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Tip: Understanding Rank

PEP-Web Tip of the Day

When you do a search, you can sort the results bibliographically alphabetical or by “rank”. What is Rank?

Rank refers to the search engine’s “best guess” as to the relevance of the result to the search you specified. The exact method of ranking used varies a bit depending on the search. In its most basic level, when you specify a single search term, rank looks at the density of the matches for the word in the document, and how close to the beginning of the document they appear as a measure of importance to the paper’s topic. The documents with the most matches and where the term is deemed to have the most importance, have the highest “relevance” and are ranked first (presented first).

When you specify more than one term to appear anywhere in the article, the method is similar, but the search engine looks at how many of those terms appear, and how close together they appear, how close to the beginning of the document, and can even take into account the relative rarity of the search terms and their density in the retrieved file, where infrequent terms count more heavily than common terms.

To see a simple example of this, search for the words (not the phrase, so no quotes):

unconscious communications

Look at the density of matches in each document on the first page of the hits. Then go to the last page of matched documents, and observe the density of matches within the documents.

A more complex search illustrates this nicely with a single page and only 15 matches:

counter*tr* w/25 “liv* out” w/25 enact*

There are a lot of word forms and variants of the words (due to the * wildcards) above that can match, but the proximity (w/25) clause limits the potential for matching. What’s interesting here though is how easily you can see the match density decrease as you view down the short list.

The end result of selecting order by rank is that the search engine’s best “guess” as to which articles are more relevant appear higher on the list than less relevant articles.

For the complete list of tips, see PEP-Web Tips on the PEP-Web support page.

Drubach, D. McAlaster, R. Hartman, P. (1994). The Use of a Psychoanalytic Framework in the Rehabilitation of Patients with Traumatic Brain Injury. Am. J. Psychoanal., 54(3):255-263.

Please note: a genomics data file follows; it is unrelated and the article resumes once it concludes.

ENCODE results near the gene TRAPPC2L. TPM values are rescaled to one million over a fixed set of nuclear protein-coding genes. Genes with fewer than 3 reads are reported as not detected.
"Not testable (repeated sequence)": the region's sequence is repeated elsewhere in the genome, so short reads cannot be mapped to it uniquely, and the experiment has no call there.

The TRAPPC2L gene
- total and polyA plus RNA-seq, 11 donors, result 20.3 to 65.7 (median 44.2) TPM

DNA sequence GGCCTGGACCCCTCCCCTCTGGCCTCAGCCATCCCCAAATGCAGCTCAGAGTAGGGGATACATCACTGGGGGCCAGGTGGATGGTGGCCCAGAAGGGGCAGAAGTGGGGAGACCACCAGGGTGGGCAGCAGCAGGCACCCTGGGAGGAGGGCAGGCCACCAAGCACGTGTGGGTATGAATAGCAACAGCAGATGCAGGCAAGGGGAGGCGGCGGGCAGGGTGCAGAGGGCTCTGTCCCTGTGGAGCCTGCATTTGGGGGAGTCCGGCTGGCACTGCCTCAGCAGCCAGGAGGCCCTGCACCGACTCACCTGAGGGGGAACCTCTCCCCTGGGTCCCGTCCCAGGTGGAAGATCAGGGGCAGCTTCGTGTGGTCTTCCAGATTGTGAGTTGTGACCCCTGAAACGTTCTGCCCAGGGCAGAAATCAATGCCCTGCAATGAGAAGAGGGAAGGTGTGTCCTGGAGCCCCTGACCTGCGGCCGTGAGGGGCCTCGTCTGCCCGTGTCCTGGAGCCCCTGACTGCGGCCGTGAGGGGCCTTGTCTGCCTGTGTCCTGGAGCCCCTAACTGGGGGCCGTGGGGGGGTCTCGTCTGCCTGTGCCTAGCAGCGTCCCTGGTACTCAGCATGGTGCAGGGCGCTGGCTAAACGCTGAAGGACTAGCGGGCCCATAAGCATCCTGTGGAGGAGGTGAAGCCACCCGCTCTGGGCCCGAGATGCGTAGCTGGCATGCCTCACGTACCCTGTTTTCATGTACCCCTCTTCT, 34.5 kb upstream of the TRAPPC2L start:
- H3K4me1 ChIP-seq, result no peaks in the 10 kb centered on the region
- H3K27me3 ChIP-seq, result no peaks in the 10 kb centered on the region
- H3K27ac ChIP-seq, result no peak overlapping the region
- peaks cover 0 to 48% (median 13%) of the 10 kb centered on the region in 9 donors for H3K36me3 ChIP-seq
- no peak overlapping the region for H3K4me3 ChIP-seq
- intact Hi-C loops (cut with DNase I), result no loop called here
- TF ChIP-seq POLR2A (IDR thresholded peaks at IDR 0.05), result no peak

(1994). American Journal of Psychoanalysis, 54(3):255-263

The Use of a Psychoanalytic Framework in the Rehabilitation of Patients with Traumatic Brain Injury

Daniel Drubach, M.D., Rebecca McAlaster, Ph.D. and Peter Hartman, M.D.

Traumatic brain injury is one of the most common disorders affecting the central nervous system, with an incidence of 200 per 100,000 population (Kraus, 1987). Survivors of traumatic brain injury often display complex disorders of cognition and behavior that are difficult to quantify or characterize using currently available neuropsychological tools and/or psychiatric diagnostic terminology. We feel that psychoanalytic theory provides an excellent framework for describing, conceptualizing, and understanding many aspects of the post-traumatic syndrome. Also, the integration of psychoanalytic concepts in the rehabilitation process provides an extremely useful tool in the rehabilitation of patients suffering from cognitive and behavioral sequelae of traumatic brain injury. Third, correlating the disordered psychological function with the neuropathological changes commonly encountered in patients with closed traumatic brain injury (CTBI) provides a unique opportunity to contribute to the literature aspiring to affirm the biological substrate to mental processes described by psychoanalytic theory. Finally, examining the behavioral correlates of traumatic brain injury can help us to validate or refute certain aspects of the psychoanalytic theory.

A brief review of the neuropathology and pathophysiology of CTBI can help us to better understand the behavioral disorders encountered in this population. Neuropathological changes in patients with closed head injury differ from those found in patients with penetrating head trauma. In the latter, an object such as a bullet, blunt object, or bone fragment penetrates the subarachnoid space and strikes and/or penetrates the surface of the brain.

[This is a summary or excerpt from the full text of the book or article. The full text of the document is available to subscribers.]

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